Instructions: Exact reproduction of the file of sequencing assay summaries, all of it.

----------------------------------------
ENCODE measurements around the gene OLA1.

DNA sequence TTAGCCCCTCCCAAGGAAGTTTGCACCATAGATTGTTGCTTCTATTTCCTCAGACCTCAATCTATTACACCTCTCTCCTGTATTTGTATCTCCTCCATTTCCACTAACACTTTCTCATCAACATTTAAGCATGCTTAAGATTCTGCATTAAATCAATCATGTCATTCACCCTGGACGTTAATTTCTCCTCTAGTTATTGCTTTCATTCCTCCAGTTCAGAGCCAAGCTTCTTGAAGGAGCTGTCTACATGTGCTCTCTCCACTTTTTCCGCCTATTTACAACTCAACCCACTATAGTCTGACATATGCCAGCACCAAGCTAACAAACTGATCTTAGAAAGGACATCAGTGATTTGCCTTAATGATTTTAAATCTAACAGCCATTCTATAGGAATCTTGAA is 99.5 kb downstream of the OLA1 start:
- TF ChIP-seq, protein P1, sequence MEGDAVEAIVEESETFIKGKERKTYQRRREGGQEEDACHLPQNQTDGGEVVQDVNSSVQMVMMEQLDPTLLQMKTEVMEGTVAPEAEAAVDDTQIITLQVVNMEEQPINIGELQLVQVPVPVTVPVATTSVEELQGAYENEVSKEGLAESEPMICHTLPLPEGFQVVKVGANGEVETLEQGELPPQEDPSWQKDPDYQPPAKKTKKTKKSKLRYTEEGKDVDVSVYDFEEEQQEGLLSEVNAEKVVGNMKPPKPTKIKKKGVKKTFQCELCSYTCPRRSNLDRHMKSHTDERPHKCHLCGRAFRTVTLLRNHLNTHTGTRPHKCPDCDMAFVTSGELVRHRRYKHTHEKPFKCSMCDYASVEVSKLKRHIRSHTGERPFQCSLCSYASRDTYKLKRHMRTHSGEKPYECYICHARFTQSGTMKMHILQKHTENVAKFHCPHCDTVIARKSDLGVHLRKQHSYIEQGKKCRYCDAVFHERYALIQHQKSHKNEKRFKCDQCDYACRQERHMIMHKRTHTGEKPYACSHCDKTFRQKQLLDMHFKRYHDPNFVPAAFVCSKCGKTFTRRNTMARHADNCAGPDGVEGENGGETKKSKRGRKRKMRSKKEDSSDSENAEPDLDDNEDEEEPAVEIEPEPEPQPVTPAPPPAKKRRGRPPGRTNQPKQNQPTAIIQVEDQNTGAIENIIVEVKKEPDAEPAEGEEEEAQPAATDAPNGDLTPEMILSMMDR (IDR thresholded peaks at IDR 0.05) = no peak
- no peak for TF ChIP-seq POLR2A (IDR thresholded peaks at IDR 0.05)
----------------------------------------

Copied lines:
ENCODE measurements around the gene OLA1.

DNA sequence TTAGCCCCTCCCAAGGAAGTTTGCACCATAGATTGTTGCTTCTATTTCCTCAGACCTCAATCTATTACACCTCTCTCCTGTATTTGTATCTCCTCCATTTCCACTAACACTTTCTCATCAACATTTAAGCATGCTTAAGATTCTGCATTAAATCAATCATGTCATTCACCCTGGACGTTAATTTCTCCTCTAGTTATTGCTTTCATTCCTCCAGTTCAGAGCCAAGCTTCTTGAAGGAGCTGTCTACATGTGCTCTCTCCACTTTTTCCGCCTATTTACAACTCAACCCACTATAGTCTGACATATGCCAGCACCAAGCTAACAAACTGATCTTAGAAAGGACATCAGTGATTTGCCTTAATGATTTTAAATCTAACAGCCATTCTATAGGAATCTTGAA is 99.5 kb downstream of the OLA1 start:
- TF ChIP-seq, protein P1, sequence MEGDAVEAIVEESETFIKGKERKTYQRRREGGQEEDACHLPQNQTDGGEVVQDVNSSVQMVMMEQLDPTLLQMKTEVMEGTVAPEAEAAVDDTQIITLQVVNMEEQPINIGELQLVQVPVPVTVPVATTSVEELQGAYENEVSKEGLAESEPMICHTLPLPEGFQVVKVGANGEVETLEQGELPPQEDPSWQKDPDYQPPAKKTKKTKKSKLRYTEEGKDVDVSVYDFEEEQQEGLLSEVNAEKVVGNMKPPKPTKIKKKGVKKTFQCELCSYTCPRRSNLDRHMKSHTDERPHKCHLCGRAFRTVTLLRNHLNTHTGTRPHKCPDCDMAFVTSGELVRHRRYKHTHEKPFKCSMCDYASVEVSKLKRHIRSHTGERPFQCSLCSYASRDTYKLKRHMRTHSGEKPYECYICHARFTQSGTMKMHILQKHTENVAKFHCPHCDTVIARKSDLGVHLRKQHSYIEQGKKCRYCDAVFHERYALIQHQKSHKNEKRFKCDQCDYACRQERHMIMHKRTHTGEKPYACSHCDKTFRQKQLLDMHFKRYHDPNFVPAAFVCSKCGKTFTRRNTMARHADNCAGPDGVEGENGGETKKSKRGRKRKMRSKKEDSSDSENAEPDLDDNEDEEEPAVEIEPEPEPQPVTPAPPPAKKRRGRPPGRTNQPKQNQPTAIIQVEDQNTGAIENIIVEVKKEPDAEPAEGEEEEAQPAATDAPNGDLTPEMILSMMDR (IDR thresholded peaks at IDR 0.05) = no peak
- no peak for TF ChIP-seq POLR2A (IDR thresholded peaks at IDR 0.05)